State of the World Economy: A South Centre's Perspective
During last Rio+20 Conference the South Centre organized a session with some local economists on the state of the world economy, which to a great extent reflects the views of their chief economist Yilmaz Akyüz (hat tip to Butch Montes for the link). Their views tend to be very pessimistic about the possibilities of sustained growth in the periphery and the continuity of the so-called double speed recovery, fast in the periphery and slow in the center.
For them the boom in the periphery in the New Millennium was caused by the commodity boom, and that, in turn, was dependent on China's exceptional growth record, which was heavily dependent on exports to developed countries. So the castle of cards is about to fall.
My views are slightly different (see here and here). I tend to think that Chinese growth may very well slow down, but may continue on the basis of domestic demand, and the structural transformation of the economy that will have to incorporate hundred millions in the next decades in the urban centers. Also, although the commodity boom eased the external constraint in other parts of the periphery, a lot of the growth was the result of the expansion of domestic demand too.
Also, as noted by the last Trade and Development Report by UNCTAD the expansion in several parts of the periphery has been based on higher rates of wage expansion, in other words, it has been based on an improvement of income distribution and higher domestic demand, in contrast to the stagnating wages in the center.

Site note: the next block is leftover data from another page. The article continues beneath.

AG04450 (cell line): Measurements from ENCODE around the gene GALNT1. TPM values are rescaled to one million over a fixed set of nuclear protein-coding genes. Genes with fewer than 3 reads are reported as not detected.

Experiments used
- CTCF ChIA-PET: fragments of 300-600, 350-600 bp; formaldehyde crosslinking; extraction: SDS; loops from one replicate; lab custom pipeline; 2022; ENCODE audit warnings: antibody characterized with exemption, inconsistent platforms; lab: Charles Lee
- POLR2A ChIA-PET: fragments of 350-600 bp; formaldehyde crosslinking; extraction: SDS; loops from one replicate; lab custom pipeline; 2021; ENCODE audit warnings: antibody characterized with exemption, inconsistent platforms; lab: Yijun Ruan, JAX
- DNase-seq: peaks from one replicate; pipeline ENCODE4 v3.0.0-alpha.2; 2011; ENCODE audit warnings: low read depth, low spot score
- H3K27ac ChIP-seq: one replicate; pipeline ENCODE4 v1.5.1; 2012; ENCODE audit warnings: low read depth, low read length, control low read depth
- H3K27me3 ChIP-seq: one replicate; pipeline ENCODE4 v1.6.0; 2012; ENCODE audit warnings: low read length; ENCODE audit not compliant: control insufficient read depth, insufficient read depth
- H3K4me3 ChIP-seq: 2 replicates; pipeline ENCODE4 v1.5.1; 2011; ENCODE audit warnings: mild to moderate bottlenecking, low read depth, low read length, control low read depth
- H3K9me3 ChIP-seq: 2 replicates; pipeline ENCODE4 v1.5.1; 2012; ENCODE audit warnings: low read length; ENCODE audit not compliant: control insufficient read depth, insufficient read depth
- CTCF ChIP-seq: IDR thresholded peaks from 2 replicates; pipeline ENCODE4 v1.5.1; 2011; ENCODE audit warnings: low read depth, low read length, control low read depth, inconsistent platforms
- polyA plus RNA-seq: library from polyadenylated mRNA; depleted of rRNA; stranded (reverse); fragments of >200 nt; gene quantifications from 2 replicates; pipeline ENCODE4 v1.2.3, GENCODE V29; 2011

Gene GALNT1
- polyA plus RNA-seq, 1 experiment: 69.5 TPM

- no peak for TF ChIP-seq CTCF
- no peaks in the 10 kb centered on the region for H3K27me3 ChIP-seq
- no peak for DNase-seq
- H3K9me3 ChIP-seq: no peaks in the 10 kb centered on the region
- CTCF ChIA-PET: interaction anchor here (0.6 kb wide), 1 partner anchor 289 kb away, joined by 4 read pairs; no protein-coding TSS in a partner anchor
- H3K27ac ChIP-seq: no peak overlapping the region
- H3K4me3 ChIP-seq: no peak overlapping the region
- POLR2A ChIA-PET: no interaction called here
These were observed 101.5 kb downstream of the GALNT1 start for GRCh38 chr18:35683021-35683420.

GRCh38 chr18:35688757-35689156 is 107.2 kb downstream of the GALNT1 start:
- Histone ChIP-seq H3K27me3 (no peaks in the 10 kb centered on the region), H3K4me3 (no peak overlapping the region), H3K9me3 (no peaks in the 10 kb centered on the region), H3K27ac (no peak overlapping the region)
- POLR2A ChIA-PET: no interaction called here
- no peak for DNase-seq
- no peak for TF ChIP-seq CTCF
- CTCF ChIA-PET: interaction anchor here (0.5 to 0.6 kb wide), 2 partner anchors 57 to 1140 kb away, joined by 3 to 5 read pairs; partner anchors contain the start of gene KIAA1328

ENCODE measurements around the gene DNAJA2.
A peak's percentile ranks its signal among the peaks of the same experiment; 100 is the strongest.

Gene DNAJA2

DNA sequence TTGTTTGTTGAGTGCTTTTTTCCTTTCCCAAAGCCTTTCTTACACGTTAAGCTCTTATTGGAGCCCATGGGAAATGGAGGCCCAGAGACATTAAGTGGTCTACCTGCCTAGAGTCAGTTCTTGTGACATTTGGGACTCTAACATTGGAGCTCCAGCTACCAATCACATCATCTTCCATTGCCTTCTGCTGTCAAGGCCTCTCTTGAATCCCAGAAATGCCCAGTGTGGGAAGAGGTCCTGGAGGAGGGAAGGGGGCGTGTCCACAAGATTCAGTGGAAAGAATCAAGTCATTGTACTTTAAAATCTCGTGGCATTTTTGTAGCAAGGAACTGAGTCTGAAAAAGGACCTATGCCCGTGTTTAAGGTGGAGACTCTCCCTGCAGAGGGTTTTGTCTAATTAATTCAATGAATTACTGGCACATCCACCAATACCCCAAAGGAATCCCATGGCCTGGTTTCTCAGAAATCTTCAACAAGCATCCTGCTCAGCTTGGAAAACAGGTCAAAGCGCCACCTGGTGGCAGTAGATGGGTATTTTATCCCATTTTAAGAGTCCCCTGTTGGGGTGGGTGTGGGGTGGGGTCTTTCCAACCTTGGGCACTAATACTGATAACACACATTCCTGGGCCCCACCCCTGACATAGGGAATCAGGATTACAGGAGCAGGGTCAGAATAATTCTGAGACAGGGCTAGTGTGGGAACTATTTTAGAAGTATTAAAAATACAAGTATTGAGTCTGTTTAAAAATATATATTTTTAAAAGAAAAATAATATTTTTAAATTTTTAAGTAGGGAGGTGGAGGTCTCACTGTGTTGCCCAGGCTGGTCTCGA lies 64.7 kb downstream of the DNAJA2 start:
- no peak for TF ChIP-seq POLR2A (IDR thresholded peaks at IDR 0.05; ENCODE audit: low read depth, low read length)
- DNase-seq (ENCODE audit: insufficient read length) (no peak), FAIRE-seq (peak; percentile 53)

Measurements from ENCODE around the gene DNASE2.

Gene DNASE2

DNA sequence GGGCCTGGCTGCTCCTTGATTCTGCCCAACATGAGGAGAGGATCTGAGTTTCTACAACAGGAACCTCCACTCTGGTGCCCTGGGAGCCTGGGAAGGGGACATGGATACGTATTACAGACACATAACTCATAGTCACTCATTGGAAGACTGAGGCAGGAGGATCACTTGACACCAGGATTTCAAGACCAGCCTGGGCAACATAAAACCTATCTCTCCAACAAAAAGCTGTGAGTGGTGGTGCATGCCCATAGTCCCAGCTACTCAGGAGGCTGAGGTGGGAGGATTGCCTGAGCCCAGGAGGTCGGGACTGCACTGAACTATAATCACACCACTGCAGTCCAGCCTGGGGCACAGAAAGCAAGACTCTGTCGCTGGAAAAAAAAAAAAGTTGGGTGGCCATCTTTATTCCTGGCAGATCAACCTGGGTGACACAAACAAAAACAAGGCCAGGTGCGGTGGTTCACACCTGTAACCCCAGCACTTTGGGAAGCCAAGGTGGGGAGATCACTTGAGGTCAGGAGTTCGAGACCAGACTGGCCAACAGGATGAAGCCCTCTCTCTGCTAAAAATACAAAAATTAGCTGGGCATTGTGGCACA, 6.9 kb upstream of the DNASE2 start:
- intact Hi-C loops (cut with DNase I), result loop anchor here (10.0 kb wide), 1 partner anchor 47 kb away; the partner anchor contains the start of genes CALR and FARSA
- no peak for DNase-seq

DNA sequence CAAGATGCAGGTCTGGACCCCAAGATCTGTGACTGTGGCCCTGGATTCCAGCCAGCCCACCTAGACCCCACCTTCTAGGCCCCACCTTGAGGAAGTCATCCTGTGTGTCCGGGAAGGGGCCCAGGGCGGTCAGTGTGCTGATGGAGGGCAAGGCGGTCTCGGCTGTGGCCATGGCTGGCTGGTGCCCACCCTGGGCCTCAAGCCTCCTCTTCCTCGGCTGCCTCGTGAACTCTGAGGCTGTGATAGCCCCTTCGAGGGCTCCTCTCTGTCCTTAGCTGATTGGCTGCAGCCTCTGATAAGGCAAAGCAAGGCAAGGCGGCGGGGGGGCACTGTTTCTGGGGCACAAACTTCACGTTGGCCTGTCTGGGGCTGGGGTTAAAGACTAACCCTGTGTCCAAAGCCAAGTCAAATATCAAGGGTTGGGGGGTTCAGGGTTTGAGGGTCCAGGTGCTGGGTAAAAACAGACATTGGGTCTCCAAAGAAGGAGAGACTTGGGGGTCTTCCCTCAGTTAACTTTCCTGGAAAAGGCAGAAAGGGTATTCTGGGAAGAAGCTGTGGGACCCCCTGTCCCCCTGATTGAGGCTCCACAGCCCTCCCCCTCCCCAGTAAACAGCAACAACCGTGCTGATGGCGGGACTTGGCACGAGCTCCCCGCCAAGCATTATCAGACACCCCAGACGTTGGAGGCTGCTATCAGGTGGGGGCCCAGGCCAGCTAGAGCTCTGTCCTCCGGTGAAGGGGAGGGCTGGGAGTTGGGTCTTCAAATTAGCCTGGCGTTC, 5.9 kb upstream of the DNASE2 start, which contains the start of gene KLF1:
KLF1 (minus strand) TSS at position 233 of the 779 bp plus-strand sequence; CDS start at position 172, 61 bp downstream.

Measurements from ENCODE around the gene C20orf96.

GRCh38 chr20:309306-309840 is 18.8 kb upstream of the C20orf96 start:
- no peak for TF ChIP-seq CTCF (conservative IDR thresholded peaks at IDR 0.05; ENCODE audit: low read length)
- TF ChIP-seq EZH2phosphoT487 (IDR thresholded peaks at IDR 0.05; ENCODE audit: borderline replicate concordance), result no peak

Finally, it is important also to note that commodity prices may also respond to speculation (as noted in the TDR report above), which explains the volatility of prices in the last decade, but also, as noticed in a recent paper by Franklin Serrano the supply conditions, and may for that reason be less vulnerable to a slowdown in China. In his view, part of the explanation of higher prices is the result of the revival of natural resource nationalism in a large number of developing countries, which has increased the state control of oil reserves and substantially raised the royalty rates and, the absolute rent component of the price of production of commodities.
So, perhaps China will still grow at a reasonably fast rate, and commodity prices might continue at relatively high levels, and there will still be some space for developing countries that do not decide, by doing fiscal adjustments of their own (yes I'm thinking about Latin Americans in particular), to cool down their economies to continue to grow. Sure enough a collapse of the euro, and of world trade, and a run for quality (towards dollars) might as well, as Abraracourcix feared, imply that the sky will fall on our heads, par Toutatis!